Regression analysis employs algebraic formulas to estimate the value of a continuous random variable, called a dependent variable, using the value of another, independent, variable. Statistical methods are used to determine the most correct estimate of that dependent variable, and whether the estimate is valid at all.

Regressions may be used for a wide variety of purposes where estimation is
important. For example, a marketer may employ a regression to determine
how sales of products might be affected by investments in
**
advertising.
**
An employer may perform a similar analysis to estimate an
employee's job evaluation scores based on the employee's
performance on an aptitude test. A biologist can even use a regression to
see how temperature changes might affect the rate of reproduction in
frogs.

While closely related, regression differs from correlation analysis in an important way. Where regression is used to estimate the value of a dependent variable, correlation measures the degree of relationship between two variables. In other words, correlation analysis can indicate the strength of a linear relationship between variables, but it is left to regression analysis to provide predictions of the dependent variable based on values of an independent variable.

A simple regression analysis is one in which a single independent variable
is used to determine a dependent variable. The relationship between the
variables is assumed to be consistent, or linear. Figure 1 shows examples
of linear, nonlinear, and curvilinear scatter diagrams, as well as one
where there is no consistent relationship between
*
X
*
and
*
Y
*
variables.

The equation that represents the simple linear regression is

where
*
Y
_{
i
}
*
= the value of the dependent variable in a certain observation, i;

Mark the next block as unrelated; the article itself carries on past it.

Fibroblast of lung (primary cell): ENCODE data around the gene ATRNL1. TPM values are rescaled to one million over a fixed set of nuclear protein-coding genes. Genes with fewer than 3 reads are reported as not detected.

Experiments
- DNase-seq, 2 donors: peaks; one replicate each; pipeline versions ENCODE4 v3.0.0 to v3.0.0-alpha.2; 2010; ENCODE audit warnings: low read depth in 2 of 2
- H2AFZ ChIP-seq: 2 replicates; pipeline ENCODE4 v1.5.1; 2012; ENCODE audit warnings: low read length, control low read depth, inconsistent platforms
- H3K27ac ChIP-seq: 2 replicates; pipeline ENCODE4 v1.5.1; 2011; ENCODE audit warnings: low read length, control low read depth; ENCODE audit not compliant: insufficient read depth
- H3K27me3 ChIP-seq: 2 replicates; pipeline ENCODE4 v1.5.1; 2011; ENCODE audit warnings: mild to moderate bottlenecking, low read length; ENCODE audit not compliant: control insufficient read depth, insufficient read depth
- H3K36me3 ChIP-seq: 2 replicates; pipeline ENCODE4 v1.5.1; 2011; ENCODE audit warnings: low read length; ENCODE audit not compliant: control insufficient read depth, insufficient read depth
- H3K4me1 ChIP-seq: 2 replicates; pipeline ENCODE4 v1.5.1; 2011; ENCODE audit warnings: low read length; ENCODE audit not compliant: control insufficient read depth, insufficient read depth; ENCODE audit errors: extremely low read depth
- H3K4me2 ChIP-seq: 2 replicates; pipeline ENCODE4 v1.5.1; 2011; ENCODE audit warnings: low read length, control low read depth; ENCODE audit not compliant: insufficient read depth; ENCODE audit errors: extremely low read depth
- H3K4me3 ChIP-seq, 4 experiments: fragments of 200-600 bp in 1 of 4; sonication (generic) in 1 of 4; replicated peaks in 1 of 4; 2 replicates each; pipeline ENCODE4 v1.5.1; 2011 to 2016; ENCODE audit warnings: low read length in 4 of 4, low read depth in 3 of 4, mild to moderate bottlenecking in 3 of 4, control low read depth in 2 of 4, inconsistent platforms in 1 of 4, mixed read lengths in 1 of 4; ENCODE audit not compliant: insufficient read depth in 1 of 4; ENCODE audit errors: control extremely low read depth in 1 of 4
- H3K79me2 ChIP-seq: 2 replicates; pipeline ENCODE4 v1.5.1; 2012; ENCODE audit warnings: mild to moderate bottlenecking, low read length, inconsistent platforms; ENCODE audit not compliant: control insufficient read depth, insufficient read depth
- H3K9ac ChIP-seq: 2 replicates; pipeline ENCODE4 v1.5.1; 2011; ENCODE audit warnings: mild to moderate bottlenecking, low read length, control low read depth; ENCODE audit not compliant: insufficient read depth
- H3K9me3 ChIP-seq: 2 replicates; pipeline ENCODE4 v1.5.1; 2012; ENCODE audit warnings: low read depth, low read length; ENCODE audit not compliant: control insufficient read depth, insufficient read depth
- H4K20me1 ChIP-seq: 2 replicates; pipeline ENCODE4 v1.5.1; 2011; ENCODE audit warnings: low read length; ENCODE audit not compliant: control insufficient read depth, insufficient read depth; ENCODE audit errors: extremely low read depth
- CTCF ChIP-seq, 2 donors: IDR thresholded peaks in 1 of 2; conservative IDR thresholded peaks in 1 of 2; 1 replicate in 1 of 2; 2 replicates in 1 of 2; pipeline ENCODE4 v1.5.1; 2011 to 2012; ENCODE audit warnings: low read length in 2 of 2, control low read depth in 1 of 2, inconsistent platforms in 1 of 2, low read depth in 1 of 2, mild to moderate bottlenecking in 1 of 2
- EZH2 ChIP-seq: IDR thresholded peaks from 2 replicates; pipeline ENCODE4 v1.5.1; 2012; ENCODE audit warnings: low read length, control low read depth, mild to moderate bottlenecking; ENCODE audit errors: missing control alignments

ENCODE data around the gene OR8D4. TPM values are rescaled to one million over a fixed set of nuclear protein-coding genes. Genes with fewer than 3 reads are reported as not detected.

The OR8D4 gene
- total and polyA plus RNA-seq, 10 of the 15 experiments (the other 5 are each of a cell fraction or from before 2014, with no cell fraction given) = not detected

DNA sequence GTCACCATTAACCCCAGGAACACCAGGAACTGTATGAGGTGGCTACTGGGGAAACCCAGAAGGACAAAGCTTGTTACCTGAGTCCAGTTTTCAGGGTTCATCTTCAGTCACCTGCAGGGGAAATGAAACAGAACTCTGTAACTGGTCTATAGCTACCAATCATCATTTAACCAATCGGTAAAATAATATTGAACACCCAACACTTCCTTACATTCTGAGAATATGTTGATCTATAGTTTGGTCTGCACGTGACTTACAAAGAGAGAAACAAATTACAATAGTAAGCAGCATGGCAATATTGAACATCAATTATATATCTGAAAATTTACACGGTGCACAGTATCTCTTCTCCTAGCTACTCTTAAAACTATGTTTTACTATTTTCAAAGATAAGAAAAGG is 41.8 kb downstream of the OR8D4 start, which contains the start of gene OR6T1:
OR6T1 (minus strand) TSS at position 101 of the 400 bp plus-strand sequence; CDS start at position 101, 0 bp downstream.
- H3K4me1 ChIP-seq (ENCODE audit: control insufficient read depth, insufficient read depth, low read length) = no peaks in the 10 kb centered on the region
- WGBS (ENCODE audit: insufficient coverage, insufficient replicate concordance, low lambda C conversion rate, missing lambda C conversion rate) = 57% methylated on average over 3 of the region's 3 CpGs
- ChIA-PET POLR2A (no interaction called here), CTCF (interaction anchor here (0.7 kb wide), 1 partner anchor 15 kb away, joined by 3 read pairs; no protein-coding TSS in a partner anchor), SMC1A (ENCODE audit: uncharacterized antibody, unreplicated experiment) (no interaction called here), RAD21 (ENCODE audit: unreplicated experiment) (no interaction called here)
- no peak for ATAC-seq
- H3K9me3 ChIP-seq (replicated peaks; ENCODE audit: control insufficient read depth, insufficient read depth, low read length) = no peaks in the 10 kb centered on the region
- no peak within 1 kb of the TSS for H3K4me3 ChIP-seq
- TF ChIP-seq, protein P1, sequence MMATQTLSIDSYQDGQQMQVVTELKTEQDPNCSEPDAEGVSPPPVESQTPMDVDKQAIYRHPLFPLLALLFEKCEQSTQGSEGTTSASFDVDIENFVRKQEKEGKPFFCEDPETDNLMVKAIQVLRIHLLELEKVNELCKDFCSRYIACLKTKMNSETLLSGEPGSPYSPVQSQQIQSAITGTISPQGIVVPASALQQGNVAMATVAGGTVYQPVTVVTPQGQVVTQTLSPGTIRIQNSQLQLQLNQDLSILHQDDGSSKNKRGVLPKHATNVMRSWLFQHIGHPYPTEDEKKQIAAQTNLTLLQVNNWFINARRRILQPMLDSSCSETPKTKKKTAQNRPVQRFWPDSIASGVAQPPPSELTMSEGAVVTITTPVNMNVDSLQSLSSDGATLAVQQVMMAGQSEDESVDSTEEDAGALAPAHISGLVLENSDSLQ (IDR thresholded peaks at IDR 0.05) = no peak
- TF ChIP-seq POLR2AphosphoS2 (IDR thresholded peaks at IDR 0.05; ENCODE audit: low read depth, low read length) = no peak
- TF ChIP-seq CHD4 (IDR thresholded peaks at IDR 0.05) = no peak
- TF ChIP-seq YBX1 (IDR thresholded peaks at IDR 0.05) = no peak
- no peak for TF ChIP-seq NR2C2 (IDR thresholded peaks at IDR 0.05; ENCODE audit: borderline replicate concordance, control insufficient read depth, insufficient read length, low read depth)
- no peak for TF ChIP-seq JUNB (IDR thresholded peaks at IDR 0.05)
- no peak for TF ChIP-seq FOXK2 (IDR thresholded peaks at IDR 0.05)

α =

β = the slope of the regression line;

e

The values of both the independent variable
*
X
*
and the dependent variable
*
Y
*
are provided by a survey, or set of observed numerical samples. These
sets of numbers are maintained as ordered pairs—a range of values
of
*
Y
*
is indicated for each value of
*
X.
*
The value
*
e
_{
i
}
*
represents the sampling error associated with the dependent random
variable

Some assumptions must be satisfied to perform the regression analysis.
First, if we plot the values of
*
X
*
on a scatter diagram, the sampling error ei, or variance from a mean,
must be reasonably consistent for all values of
*
X.
*
In other words, for each value of
*
X,
*
the variation in values of
*
Y
*
must be reasonably consistent. This quality is called homoscedasticity.

Second, observed values of the random variable and amounts of random error must be uncorrelated, a condition usually satisfied by random sampling of the dependent value.

A simple regression analysis uses only one independent variable. There are many situations, however, where a dependent variable is determined by 2,3,5, or even 100 independent variables. As a result, it becomes difficult to represent the relationships between the variables in a visual model.

For example, a simple regression with two variables can be represented on a graph, with one variable measured on the X axis and the other on the Y axis. But add a third variable, and the graph requires a third dimension, X2. As a result, the regression line becomes a regression plane.

Add a fourth variable, and the regression can no longer be represented visually. Conceptually, it has four dimensions, also called hyperplanes or arrays. The same applies for regressions with even more variables; eight variables require eight dimensions.

These relationships can be expressed in complex mathematical formulas. They are no longer simple regressions, but multiple regressions.

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[
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*
John
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Simley
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,

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updated by
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Kevin
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J.
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Murphy
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]
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Foster, D. P., R. A. Stine, and R. P. Waterman.
*
Business Analysis Using Regression.
*
New York: Springer-Verlag, 1998.

Golberg, M.
*
Introduction to Regression Analysis.
*
Computational Mechanics Inc./WIT Press, 2000.

Rawlings, John 0., G. Sastry, and David A. Dickey.
*
Applied Regression Analysis.
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New York: Springer-Verlag, 1998.

Also read article about **Regression Analysis** from Wikipedia

1

khalid Ghailan

Oct 13, 2006 @ 11:11 am

Im a researcher in health economics. how can i get access to some of your materials especially those relating to Multiple regression?